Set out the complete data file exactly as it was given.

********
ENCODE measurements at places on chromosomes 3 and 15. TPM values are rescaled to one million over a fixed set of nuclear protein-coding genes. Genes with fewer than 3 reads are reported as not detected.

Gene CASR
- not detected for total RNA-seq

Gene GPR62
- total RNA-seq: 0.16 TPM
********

ENCODE measurements at places on chromosomes 3 and 15. TPM values are rescaled to one million over a fixed set of nuclear protein-coding genes. Genes with fewer than 3 reads are reported as not detected.

Gene CASR
- not detected for total RNA-seq

Gene GPR62
- total RNA-seq: 0.16 TPM